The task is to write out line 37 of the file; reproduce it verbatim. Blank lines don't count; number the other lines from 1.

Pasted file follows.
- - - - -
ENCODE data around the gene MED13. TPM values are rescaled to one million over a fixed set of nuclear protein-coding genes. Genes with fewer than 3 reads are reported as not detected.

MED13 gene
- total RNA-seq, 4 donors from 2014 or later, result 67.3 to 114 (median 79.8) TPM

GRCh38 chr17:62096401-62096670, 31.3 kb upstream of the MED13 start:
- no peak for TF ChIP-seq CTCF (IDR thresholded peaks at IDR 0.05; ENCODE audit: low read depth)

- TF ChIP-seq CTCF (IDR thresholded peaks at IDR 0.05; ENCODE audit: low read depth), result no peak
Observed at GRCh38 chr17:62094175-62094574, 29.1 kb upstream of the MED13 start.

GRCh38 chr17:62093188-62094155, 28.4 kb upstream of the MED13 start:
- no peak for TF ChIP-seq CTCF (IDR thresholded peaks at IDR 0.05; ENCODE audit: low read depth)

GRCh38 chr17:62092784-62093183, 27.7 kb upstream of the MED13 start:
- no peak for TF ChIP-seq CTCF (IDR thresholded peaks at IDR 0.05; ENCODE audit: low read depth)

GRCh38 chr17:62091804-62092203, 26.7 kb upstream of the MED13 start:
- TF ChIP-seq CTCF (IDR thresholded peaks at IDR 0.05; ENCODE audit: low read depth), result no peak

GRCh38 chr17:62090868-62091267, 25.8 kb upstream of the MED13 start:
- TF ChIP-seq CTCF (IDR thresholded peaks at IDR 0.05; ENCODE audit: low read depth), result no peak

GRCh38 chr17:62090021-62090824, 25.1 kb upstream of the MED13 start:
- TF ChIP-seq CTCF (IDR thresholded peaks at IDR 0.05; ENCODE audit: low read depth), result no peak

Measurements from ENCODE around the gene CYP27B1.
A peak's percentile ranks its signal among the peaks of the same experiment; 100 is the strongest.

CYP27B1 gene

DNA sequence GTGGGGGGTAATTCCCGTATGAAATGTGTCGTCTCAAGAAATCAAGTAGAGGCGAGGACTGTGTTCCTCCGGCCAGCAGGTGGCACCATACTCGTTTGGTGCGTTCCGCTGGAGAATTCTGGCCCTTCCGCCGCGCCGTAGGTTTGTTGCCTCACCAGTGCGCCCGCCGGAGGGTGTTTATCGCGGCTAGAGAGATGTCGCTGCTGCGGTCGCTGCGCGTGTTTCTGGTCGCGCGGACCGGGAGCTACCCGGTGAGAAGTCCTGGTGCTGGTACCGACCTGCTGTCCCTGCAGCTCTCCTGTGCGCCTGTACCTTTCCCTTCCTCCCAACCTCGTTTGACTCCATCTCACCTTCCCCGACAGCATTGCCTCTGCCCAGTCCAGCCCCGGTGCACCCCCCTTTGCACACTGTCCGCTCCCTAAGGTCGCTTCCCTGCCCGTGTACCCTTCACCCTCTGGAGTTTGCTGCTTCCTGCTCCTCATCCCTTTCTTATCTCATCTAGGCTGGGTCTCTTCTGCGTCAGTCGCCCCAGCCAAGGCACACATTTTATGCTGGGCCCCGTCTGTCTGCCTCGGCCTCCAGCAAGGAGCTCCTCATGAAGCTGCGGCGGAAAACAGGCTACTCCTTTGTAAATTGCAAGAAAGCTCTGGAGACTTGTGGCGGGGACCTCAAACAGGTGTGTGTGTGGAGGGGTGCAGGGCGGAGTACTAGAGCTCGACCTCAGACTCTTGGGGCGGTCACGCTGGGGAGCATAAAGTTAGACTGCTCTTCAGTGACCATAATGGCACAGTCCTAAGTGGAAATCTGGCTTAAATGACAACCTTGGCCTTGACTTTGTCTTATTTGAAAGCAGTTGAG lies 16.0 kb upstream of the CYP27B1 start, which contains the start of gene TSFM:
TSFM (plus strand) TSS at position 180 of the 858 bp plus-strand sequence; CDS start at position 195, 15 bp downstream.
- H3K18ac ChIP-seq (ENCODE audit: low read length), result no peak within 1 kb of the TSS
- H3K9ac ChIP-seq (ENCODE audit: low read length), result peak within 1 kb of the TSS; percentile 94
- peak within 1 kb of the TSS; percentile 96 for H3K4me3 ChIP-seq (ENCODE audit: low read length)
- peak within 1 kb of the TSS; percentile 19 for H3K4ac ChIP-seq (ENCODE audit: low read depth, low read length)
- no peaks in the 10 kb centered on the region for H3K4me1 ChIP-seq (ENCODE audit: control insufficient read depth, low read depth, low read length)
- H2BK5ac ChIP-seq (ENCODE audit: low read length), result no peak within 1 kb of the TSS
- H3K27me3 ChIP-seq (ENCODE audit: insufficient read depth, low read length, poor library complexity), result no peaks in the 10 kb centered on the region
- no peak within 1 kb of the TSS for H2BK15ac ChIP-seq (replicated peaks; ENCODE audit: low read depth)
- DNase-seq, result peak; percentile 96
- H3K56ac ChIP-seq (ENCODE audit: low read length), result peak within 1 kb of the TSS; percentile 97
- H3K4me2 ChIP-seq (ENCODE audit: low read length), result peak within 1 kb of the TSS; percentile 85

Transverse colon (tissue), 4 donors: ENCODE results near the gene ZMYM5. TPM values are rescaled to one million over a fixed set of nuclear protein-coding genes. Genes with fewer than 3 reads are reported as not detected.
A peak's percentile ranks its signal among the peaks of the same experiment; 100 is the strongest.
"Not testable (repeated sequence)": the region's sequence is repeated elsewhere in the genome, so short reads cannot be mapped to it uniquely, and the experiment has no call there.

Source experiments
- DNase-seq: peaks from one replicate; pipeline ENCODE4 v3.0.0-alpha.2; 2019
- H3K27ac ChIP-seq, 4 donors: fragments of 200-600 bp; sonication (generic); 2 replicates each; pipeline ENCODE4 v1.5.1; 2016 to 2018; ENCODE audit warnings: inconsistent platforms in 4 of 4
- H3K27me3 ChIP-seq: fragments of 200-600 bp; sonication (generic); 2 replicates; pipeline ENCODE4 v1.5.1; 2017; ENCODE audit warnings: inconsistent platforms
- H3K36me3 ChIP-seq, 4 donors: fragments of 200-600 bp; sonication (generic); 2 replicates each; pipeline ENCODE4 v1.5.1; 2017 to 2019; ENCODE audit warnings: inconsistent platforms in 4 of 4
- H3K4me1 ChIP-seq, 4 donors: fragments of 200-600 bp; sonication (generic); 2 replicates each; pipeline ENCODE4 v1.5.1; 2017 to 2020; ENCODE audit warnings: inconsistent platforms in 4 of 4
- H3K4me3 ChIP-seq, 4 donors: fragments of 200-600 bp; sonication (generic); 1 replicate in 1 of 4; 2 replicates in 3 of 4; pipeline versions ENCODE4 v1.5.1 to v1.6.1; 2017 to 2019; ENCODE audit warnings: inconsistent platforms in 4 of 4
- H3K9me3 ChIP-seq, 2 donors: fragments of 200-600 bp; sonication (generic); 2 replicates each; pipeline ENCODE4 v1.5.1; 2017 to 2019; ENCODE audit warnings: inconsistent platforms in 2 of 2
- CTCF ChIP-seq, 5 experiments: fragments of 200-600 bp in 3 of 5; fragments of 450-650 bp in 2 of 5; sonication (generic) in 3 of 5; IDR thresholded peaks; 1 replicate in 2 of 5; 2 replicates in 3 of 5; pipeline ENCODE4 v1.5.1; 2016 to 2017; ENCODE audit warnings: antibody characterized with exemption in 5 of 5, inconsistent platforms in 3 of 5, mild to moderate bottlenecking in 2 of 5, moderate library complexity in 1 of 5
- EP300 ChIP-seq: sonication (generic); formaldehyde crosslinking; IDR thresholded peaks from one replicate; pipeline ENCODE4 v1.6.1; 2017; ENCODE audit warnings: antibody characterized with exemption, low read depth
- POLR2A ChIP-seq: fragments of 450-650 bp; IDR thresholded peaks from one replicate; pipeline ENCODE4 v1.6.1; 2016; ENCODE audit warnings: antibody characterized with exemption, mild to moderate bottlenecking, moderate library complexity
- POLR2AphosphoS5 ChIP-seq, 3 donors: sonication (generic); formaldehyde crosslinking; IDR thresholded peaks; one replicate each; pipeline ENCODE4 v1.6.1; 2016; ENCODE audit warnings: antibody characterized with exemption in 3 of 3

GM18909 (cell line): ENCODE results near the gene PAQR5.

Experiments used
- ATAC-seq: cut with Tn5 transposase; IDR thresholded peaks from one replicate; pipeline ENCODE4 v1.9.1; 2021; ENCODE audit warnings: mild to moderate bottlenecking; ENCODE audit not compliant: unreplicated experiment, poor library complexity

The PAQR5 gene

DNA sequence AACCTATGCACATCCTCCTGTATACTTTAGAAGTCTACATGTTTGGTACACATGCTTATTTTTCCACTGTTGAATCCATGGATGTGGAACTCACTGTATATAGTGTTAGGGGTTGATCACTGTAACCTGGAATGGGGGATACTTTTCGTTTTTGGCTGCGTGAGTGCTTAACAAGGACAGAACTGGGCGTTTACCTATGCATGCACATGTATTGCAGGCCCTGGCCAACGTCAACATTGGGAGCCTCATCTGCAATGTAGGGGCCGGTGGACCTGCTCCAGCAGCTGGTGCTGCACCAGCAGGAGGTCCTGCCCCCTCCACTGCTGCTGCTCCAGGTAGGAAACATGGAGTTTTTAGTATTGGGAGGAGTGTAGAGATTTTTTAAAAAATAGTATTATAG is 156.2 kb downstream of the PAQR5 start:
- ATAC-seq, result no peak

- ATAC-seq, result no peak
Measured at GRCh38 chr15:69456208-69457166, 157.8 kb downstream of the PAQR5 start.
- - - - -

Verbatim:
Source experiments